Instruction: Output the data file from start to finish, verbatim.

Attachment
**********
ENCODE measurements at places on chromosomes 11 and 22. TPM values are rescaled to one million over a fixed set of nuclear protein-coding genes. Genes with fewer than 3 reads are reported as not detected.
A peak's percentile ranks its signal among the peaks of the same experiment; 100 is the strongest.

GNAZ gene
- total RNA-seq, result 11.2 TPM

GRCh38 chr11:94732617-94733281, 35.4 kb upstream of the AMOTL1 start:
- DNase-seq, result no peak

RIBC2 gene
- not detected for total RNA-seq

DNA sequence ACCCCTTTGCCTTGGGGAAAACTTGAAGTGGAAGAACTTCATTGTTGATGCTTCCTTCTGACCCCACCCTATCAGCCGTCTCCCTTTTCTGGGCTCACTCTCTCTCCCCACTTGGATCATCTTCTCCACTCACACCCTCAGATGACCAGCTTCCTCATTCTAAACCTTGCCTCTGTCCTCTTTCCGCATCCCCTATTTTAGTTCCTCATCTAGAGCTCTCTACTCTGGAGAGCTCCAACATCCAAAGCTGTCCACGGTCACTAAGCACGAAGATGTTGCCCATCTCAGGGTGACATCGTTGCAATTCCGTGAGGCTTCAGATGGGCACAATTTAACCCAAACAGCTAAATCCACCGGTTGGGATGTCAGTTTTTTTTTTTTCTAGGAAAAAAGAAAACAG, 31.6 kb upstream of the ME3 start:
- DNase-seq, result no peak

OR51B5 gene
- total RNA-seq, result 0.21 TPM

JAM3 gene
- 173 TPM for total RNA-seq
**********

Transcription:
ENCODE measurements at places on chromosomes 11 and 22. TPM values are rescaled to one million over a fixed set of nuclear protein-coding genes. Genes with fewer than 3 reads are reported as not detected.
A peak's percentile ranks its signal among the peaks of the same experiment; 100 is the strongest.

GNAZ gene
- total RNA-seq, result 11.2 TPM

GRCh38 chr11:94732617-94733281, 35.4 kb upstream of the AMOTL1 start:
- DNase-seq, result no peak

RIBC2 gene
- not detected for total RNA-seq

DNA sequence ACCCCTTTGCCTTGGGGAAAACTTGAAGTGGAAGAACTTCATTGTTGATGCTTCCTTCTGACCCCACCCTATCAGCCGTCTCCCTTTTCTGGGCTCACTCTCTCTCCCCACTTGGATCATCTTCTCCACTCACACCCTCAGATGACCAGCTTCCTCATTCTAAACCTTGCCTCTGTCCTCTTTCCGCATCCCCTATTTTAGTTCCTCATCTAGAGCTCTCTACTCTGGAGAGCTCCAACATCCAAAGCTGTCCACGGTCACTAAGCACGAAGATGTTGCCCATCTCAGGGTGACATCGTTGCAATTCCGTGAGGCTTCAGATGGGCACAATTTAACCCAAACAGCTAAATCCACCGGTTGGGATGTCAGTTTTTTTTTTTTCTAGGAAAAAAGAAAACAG, 31.6 kb upstream of the ME3 start:
- DNase-seq, result no peak

OR51B5 gene
- total RNA-seq, result 0.21 TPM

JAM3 gene
- 173 TPM for total RNA-seq